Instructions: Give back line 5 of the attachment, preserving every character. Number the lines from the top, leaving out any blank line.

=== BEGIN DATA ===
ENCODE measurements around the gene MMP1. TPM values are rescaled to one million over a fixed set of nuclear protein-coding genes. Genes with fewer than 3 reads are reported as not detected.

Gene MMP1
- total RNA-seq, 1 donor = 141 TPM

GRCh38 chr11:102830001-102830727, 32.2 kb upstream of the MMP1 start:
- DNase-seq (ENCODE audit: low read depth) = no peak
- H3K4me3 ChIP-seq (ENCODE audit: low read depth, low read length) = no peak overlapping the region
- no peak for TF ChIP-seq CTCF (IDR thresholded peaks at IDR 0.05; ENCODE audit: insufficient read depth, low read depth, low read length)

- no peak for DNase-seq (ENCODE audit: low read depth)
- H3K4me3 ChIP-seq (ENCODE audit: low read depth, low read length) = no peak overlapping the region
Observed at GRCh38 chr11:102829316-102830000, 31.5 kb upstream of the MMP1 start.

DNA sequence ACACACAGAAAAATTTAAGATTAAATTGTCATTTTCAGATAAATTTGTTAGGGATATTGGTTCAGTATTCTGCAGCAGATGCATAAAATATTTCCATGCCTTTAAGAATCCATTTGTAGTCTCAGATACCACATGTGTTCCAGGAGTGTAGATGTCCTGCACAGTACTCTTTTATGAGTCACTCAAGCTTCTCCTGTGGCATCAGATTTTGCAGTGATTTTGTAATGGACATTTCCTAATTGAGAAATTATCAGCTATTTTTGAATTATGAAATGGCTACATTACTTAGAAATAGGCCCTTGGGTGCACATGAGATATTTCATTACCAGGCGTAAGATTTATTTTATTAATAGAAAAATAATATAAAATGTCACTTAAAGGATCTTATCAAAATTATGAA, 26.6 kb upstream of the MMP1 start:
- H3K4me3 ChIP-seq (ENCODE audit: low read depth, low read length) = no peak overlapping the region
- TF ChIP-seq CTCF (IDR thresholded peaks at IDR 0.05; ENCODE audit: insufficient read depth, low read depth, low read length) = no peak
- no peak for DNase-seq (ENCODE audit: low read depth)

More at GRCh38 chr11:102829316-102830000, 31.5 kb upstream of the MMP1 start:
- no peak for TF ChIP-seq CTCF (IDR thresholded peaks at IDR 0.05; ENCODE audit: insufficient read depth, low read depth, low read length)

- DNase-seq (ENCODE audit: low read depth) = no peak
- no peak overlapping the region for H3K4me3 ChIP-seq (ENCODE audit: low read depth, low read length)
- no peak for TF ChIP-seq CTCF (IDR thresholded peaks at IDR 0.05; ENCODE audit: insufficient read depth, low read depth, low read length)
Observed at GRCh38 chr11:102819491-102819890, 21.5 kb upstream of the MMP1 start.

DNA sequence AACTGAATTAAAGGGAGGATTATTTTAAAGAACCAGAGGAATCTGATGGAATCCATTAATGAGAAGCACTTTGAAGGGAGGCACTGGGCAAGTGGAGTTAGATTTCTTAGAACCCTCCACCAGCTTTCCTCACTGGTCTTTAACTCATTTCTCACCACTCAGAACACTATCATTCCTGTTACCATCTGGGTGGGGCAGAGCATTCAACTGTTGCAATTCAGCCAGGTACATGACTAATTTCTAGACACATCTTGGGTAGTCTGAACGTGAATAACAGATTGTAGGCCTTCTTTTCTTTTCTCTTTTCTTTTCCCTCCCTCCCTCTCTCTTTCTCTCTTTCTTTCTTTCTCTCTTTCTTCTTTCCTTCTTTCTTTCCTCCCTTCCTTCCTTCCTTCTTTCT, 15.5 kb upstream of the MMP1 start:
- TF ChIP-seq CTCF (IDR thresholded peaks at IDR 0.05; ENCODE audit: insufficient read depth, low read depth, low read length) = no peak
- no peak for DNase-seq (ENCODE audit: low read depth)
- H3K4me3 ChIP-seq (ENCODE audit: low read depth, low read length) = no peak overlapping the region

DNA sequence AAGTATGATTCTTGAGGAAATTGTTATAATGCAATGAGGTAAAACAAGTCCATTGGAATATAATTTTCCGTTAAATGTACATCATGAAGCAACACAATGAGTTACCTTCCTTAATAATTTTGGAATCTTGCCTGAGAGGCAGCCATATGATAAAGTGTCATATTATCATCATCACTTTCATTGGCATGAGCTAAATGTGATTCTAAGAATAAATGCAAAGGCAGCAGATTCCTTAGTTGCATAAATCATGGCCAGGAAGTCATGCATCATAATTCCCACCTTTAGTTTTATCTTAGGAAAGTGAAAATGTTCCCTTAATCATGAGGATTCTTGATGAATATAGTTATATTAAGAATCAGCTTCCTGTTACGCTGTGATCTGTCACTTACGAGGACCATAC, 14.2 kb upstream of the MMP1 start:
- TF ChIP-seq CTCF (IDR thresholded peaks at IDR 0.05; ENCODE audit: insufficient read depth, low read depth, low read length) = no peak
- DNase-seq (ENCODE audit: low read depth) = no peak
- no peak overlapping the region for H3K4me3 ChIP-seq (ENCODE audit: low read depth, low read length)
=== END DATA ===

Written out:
- DNase-seq (ENCODE audit: low read depth) = no peak